Bisphosphonates for osteoporosis
|Generic Name||Brand Name|
|etidronate (not approved by FDA for osteoporosis)||Didronel|
|risedronate with calcium carbonate||Actonel with Calcium|
You take most bisphosphonates by mouth—every day, once or twice a week, or even once a month. Zoledronic acid is given intravenously, usually only once each year. One form of ibandronate is also given intravenously, usually every 3 months.
Etidronate (Didronel) is not approved by the U.S. Food and Drug Administration (FDA) for osteoporosis. But it is used in Canada and Europe for this purpose.
How It Works
Bisphosphonates are antiresorptive medicines, which means they slow or stop the natural process that dissolves bone tissue, resulting in maintained or increased bone density and strength.1 This may prevent the development of osteoporosis. If osteoporosis already has developed, slowing the rate of bone thinning reduces the risk of broken bones.
Bisphosphonates may be taken by men or women.
Why It Is Used
Bisphosphonates are commonly used for the prevention and treatment of osteopenia and osteoporosis.
Bisphosphonates are also used to treat other bone diseases such as Paget's disease.
Bisphosphonates should not be taken by:
- Pregnant women.
- People with severe kidney problems.
- People with severe heartburn or inflammation of the esophagus (the tube that connects the throat to the stomach).
How Well It Works
Studies show that bisphosphonates increase bone thickness and lower the risk of fractures. If you take alendronate or risedronate, you may not be as likely to break a bone.2 For example, a study of postmenopausal women who took alendronate for 10 years reported increased bone density and effective prevention of fractures. This effect decreases if alendronate use is discontinued.3
Side effects are uncommon if the medicine is taken as directed, but may include:
- Heartburn, abdominal pain, and irritation of the esophagus.
- Headache and pain in muscles and joints.
- Constipation, diarrhea, and increased gas (flatulence).
- Difficulty swallowing (dysphagia).
- Allergic reactions.
Serious problems with bone healing, particularly after dental surgery, have been found in some people taking bisphosphonates.4 If you are taking bisphosphonates and need dental surgery, talk with your doctor.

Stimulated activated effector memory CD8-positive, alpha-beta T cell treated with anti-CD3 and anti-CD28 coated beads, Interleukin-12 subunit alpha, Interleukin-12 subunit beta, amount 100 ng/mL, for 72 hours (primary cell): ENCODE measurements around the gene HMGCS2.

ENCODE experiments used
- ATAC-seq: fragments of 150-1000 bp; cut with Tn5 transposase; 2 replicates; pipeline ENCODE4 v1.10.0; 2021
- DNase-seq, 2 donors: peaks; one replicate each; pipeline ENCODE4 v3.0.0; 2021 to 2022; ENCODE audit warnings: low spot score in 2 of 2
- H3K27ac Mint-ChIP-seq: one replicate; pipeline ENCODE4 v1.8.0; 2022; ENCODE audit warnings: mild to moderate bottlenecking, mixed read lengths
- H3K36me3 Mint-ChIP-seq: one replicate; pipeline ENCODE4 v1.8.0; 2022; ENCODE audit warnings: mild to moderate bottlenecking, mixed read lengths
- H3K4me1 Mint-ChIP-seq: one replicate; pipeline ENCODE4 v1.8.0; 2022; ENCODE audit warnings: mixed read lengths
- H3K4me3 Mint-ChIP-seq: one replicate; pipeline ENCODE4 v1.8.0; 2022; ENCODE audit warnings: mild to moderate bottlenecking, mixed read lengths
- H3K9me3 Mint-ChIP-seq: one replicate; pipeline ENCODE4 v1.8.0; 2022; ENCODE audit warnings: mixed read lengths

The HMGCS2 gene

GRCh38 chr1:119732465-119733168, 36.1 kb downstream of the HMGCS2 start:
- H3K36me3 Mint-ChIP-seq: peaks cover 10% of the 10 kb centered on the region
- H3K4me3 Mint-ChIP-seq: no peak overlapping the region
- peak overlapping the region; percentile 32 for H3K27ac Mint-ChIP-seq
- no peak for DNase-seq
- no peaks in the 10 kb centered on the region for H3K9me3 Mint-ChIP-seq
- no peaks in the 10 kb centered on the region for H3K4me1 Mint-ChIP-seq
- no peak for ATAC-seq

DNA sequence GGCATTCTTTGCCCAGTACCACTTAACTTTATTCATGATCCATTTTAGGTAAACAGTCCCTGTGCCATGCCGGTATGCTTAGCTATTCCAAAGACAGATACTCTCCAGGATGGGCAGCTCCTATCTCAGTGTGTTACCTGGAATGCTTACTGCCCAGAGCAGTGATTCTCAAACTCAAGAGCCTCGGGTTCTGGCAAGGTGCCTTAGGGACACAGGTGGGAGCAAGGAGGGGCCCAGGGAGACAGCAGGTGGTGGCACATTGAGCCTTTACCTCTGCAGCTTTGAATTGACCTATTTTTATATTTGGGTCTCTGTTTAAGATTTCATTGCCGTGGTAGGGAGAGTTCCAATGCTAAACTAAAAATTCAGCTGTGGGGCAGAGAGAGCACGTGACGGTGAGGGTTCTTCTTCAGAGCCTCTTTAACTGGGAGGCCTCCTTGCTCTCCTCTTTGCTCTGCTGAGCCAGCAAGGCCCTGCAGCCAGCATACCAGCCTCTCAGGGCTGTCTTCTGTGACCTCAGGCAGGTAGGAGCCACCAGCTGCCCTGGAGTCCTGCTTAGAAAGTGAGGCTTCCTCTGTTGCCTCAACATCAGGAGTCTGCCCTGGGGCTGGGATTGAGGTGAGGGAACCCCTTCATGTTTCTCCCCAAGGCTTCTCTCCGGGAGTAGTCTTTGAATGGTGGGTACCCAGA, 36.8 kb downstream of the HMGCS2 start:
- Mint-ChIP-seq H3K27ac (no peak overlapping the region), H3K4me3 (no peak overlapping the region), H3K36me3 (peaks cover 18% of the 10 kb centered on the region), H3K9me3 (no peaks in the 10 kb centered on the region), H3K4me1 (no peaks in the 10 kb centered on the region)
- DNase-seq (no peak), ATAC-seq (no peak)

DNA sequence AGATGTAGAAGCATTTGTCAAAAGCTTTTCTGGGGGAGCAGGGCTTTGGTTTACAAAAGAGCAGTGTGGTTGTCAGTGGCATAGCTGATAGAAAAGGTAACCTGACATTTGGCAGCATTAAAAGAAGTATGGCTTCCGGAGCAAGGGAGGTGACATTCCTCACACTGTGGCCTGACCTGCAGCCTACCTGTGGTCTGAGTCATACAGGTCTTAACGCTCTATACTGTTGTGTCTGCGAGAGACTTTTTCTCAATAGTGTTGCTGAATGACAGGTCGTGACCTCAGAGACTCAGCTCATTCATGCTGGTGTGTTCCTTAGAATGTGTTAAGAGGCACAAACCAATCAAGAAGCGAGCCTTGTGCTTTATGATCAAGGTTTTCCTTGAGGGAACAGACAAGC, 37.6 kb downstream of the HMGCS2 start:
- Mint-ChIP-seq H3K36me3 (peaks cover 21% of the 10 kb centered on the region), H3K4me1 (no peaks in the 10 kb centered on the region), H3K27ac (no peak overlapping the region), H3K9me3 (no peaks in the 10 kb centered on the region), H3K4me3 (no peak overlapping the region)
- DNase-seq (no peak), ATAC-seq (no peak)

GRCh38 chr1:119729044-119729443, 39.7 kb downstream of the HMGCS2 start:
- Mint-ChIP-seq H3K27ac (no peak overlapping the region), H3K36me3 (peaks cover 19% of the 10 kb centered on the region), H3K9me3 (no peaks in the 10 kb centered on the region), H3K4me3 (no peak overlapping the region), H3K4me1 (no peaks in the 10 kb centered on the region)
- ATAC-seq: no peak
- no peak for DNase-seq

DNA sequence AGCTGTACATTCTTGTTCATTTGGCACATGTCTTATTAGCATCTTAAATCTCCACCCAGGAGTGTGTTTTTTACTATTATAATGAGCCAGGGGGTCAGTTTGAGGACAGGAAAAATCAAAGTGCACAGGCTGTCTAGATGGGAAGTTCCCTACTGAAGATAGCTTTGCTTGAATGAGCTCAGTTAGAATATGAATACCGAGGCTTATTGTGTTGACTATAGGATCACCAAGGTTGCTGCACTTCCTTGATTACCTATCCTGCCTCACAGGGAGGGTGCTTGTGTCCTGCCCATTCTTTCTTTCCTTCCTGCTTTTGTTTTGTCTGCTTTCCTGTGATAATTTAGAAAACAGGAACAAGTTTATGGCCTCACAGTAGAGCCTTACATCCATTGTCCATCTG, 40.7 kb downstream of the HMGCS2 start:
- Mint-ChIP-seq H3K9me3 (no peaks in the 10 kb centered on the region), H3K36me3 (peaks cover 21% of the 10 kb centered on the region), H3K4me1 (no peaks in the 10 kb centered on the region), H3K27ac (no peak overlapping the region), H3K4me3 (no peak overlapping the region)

See Drug Reference for a full list of side effects. (Drug Reference is not available in all systems.)
What To Think About
The long-term effects of taking bisphosphonates for many years are not known.
For the best results and to reduce the risk of irritation to your esophagus if you take bisphosphonates by mouth:
- Take bisphosphonates in the morning with a full glass of water at least 30 minutes before eating a meal, drinking a beverage, or taking any other medicine.
- Sit or stand (don't lie down) for at least 30 minutes after taking a bisphosphonate. This helps prevent heartburn.
- Do not take a bisphosphonate late in the day if you forgot to take it in the morning.
If you are taking bisphosphonates, you should also take calcium and vitamin D supplements. But calcium supplements may interfere with your body's ability to absorb bisphosphonates, so they should not be taken at the same time of day.
Bisphosphonates are sometimes taken in combination with hormone replacement therapy (HRT) by women who are not getting increased bone thickness from a bisphosphonate alone. Studies show that this combination can increase bone thickness a little more than taking either a bisphosphonate or estrogen alone. But combining medicines also leads to increased costs and increased risk of side effects.5
Taking bisphosphonates at the same time as parathyroid hormone (Forteo) does not build more bone density.6 But one study showed that taking parathyroid hormone for one year and then a bisphosphonate for the following year could maintain or build bone density.7
- American College of Obstetricians and Gynecologists (2004, reaffirmed 2008). Clinical management guidelines for obstetrician-gynecologists. Osteoporosis. ACOG Practice Bulletin No. 50. Obstetrics and Gynecology, 103(1): 203–216.
- Hochberg MC (2002). Bisphosphonates. In SR Cummings et al., eds., Osteoporosis: An Evidence-Based Guide to Prevention and Management, pp. 181–195. Philadelphia: American College of Physicians–American Society of Internal Medicine.
- Bone JG, et al. (2004). Ten years' experience with alendronate for osteoporosis in postmenopausal women. New England Journal of Medicine, 350(12): 1189–1199.
- Woo S-B, et al. (2006). Systematic review: Bisphosphonates and osteonecrosis of the jaw. Annals of Internal Medicine, 144(10): 753–761.
- Cosman F, et al. (2002). Selection of medications and guidelines for fracture prevention. In SR Cummings et al., eds., Osteoporosis: An Evidence-Based Guide to Prevention and Management, pp. 273–281. Philadelphia: American College of Physicians–American Society of Internal Medicine.
- Black DM, et al. (2003). The effects of parathyroid hormone and alendronate alone or in combination in postmenopausal osteoporosis. New England Journal of Medicine, 349(13): 1207–1215.
- Black DM, et al. (2005). One year of alendronate after one year of parathyroid hormone (1-84) for osteoporosis. New England Journal of Medicine, 353(6): 555–565.
Last Updated: November 21, 2008